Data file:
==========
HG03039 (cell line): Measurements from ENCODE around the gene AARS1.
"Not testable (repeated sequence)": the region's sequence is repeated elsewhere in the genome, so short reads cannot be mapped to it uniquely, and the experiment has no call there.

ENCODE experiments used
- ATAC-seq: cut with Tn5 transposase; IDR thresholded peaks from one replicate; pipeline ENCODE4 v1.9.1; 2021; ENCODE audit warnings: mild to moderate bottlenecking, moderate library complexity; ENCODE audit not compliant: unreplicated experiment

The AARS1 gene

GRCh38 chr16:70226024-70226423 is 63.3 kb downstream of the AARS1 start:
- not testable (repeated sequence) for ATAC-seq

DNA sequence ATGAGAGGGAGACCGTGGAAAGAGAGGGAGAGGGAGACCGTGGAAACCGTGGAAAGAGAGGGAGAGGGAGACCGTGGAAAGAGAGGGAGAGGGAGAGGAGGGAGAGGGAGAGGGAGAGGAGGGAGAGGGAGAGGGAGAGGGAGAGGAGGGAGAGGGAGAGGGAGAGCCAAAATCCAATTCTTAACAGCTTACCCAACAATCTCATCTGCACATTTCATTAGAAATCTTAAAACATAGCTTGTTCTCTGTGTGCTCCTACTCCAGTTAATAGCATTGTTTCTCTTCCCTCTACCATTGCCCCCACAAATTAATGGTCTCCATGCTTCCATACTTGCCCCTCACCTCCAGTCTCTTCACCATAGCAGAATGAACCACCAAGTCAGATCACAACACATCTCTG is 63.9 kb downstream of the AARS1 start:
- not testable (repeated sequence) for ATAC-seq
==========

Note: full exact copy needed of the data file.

HG03039 (cell line): Measurements from ENCODE around the gene AARS1.
"Not testable (repeated sequence)": the region's sequence is repeated elsewhere in the genome, so short reads cannot be mapped to it uniquely, and the experiment has no call there.

ENCODE experiments used
- ATAC-seq: cut with Tn5 transposase; IDR thresholded peaks from one replicate; pipeline ENCODE4 v1.9.1; 2021; ENCODE audit warnings: mild to moderate bottlenecking, moderate library complexity; ENCODE audit not compliant: unreplicated experiment

The AARS1 gene

GRCh38 chr16:70226024-70226423 is 63.3 kb downstream of the AARS1 start:
- not testable (repeated sequence) for ATAC-seq

DNA sequence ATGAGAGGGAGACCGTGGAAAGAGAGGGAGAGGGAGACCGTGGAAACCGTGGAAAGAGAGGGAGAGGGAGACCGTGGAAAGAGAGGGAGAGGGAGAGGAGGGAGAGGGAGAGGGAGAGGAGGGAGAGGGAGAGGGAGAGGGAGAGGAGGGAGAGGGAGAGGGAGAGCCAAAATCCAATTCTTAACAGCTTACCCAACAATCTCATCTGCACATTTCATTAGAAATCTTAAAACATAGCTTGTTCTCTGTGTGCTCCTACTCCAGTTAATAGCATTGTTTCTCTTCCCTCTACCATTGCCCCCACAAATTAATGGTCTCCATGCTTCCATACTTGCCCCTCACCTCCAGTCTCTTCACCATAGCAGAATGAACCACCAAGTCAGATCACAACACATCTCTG is 63.9 kb downstream of the AARS1 start:
- not testable (repeated sequence) for ATAC-seq